Where are you people when the repugs are destroying, not figuratively, literally destroying the country? Oh that's right, the right can never take responsibility for their actions. That's the hallmark of the whole childish, undereducated bunch. Nice analogy. I doubt it, but have you read enough to know that this is a dictator who has held sham elections for decades?

      February 11, 2011 at 9:30 am | Report abuse |
    • BillLumbergh

      It's not like I'm loyal to Obama. I leave the personal stuff to the drama queens on the right. It's just that you watch the country being destroyed and then complain about the recovery not happening fast enough. The slow upswing is bad enough. I'm literally worried the rabble on the right are going to put the country back on the same downswing they did before they were booted out.

      February 11, 2011 at 9:34 am | Report abuse |
    • Jared

      80% of Americans in US didn't vote for Obama? Huh?

      Mubarak has been a dictator for 40 years and become the richest man in the world while his country stumbles through abject poverty.. Obama an elected official for 2 years in a democratic country of 400 million, as opposed to 75 million in Egypt. Every President of the US pushes for democracy in dictatorships (partially because we generally put the dictatorship in power and hold some responsibility and it's decades later and embarrassing.)

      You should try reading and thinking and not let radical media hand you your opinions.

      February 11, 2011 at 10:33 am | Report abuse |
  4. raul

    this is where the cia needs to step up and field work the area and sift for Al Queida.. im sure Al Queida is heading there right now. to try and seed the population.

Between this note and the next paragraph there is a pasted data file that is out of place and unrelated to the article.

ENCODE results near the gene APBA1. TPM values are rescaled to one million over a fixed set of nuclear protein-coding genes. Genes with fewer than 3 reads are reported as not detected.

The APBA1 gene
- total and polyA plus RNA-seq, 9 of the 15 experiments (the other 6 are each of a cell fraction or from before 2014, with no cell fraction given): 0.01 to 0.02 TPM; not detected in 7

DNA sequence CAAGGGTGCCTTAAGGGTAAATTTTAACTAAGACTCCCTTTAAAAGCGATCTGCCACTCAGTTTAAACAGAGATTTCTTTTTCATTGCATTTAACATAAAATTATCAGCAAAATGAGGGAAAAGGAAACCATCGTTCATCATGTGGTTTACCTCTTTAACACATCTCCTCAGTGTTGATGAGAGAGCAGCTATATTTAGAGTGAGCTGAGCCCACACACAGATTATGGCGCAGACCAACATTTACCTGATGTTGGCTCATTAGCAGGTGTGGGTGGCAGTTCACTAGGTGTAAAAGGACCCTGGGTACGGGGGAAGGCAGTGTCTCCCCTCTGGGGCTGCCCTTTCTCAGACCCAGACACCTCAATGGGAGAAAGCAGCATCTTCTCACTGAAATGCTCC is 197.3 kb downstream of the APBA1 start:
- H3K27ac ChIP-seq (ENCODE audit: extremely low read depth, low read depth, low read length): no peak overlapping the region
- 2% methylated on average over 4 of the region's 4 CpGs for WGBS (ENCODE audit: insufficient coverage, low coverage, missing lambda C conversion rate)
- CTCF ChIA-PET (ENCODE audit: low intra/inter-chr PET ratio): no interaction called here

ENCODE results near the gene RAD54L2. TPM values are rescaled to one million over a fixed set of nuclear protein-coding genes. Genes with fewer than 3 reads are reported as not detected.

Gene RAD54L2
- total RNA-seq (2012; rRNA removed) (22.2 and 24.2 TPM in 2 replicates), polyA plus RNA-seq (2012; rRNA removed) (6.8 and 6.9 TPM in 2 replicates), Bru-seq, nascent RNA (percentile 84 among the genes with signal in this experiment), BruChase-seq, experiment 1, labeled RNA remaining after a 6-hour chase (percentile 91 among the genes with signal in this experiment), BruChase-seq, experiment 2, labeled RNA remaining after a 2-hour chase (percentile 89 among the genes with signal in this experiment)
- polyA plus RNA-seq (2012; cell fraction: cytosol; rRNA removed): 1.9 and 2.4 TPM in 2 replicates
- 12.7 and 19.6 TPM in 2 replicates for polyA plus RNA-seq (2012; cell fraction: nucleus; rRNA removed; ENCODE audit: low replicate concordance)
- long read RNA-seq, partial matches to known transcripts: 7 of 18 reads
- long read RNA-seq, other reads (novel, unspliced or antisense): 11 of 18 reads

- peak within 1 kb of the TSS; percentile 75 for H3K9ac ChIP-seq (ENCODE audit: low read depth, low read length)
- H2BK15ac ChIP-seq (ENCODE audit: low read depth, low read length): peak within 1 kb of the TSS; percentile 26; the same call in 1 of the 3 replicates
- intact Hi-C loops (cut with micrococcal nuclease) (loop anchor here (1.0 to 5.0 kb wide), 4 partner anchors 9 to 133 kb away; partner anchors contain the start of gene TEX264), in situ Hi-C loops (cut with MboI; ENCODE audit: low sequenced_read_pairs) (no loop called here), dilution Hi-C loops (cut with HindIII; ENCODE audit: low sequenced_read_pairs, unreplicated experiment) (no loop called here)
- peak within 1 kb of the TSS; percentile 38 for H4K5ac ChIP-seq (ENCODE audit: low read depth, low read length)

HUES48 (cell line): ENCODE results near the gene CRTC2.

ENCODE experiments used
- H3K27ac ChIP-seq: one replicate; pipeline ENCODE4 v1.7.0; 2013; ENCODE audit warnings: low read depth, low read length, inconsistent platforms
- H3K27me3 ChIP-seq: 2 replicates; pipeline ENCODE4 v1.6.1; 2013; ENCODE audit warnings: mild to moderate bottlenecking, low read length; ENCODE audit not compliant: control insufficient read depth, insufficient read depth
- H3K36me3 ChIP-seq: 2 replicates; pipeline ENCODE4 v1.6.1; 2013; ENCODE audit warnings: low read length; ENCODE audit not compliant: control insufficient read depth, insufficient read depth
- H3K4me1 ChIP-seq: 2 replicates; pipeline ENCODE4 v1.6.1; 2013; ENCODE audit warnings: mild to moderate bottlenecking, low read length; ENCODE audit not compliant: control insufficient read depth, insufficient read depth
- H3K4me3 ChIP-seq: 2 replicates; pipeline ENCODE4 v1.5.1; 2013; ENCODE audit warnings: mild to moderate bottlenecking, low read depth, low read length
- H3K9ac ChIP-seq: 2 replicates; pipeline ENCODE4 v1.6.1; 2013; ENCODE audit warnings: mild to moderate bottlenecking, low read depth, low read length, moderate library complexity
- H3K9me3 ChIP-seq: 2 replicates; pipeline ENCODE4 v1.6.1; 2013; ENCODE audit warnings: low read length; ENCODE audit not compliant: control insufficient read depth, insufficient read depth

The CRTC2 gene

February 11, 2011 at 9:21 am | Report abuse |
  5. Farouk Salahi

    In a democratic system people cast their vote at the poles. In a corrupted system people cast their votes in a huge protest.

    February 11, 2011 at 9:23 am | Report abuse |
  6. Walt

    This is a no-brainer, Mubarak must go now!
    Power to the Egyptian people!

    February 11, 2011 at 9:23 am | Report abuse |
  7. Terry

    With over $70 Billion in Swiss Banks, Mubarak will soon leave Egypt. Currently, he is having trouble landing in another country. So far, his only hope is Iran or North Korea, both too cold in winter months. His second problem, keeping the courts from freezing his money. He would have left last night, however he needs a place to land.

    February 11, 2011 at 9:24 am | Report abuse |
  8. WWRRD

    I just pray this doesn't turn out to be another Tienmen Suare.

    February 11, 2011 at 9:28 am | Report abuse |
  9. Ryan

    Anyone see how closely this resembles the Romanian revolution of 1989? Mubarak might want to consider how that turned out for Ceaucescu...

    February 11, 2011 at 9:38 am | Report abuse |
  10. Russ